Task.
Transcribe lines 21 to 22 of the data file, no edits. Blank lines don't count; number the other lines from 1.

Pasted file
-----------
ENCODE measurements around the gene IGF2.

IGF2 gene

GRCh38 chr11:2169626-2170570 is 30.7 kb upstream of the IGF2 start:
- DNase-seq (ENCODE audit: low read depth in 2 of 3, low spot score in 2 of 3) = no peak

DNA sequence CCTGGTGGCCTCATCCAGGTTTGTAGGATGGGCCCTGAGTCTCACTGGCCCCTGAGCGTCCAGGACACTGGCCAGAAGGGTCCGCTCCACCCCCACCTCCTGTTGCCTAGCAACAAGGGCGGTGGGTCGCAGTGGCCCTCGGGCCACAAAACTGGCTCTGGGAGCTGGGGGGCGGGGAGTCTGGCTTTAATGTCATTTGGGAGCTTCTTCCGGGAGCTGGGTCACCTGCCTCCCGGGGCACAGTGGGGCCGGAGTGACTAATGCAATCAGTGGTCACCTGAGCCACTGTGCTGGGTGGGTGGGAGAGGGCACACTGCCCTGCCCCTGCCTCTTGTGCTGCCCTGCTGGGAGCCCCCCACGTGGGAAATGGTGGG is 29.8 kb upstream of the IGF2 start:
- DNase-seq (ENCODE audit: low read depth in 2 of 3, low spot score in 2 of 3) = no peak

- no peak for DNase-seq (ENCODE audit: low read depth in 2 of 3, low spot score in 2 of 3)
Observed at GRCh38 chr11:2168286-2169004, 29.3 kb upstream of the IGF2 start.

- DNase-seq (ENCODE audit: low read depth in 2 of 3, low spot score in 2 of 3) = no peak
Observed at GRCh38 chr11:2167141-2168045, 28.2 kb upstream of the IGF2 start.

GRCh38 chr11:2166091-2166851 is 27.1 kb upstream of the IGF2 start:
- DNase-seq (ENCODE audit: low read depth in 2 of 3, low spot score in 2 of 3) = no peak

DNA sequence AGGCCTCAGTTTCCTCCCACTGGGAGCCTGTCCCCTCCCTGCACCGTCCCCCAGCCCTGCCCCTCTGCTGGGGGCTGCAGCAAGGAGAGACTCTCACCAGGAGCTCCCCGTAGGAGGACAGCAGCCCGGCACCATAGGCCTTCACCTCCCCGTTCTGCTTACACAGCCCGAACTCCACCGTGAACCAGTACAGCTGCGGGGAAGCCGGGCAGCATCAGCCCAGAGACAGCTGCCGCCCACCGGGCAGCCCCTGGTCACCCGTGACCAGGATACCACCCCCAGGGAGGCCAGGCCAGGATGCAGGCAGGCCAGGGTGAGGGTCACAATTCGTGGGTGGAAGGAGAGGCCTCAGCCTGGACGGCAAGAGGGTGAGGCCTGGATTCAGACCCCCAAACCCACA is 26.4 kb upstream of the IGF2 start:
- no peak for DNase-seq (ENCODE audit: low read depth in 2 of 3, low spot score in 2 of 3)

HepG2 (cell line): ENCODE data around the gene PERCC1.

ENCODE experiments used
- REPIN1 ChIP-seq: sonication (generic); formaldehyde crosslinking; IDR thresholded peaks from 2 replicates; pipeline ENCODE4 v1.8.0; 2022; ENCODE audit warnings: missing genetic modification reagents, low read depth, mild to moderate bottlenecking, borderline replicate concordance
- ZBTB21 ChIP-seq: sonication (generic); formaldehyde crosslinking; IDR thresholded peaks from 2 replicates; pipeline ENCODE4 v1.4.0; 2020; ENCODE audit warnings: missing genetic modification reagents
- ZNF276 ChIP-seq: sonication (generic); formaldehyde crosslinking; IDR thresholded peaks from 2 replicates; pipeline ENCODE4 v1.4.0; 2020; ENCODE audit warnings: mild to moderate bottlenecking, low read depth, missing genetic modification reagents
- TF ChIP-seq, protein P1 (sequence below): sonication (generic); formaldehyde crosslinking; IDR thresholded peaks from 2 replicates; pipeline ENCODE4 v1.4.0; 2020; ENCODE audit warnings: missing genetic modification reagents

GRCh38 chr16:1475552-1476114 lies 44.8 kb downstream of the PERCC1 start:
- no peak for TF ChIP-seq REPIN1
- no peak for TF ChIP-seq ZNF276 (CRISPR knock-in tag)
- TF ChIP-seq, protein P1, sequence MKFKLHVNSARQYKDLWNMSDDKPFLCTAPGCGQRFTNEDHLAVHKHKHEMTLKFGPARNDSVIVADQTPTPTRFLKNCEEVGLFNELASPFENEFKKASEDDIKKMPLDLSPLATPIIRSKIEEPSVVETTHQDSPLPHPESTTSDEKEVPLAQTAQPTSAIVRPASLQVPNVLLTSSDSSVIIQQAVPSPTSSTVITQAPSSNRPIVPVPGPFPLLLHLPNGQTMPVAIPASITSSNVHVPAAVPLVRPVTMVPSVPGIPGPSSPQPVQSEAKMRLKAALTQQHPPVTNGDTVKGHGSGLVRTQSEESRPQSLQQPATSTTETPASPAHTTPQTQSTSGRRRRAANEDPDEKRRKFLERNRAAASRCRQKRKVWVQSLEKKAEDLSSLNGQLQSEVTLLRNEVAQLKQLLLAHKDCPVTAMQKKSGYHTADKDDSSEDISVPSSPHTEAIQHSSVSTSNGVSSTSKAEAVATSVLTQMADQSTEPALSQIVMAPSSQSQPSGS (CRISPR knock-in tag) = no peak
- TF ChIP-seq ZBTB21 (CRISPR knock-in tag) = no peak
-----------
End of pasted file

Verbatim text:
GRCh38 chr16:1475552-1476114 lies 44.8 kb downstream of the PERCC1 start:
- no peak for TF ChIP-seq REPIN1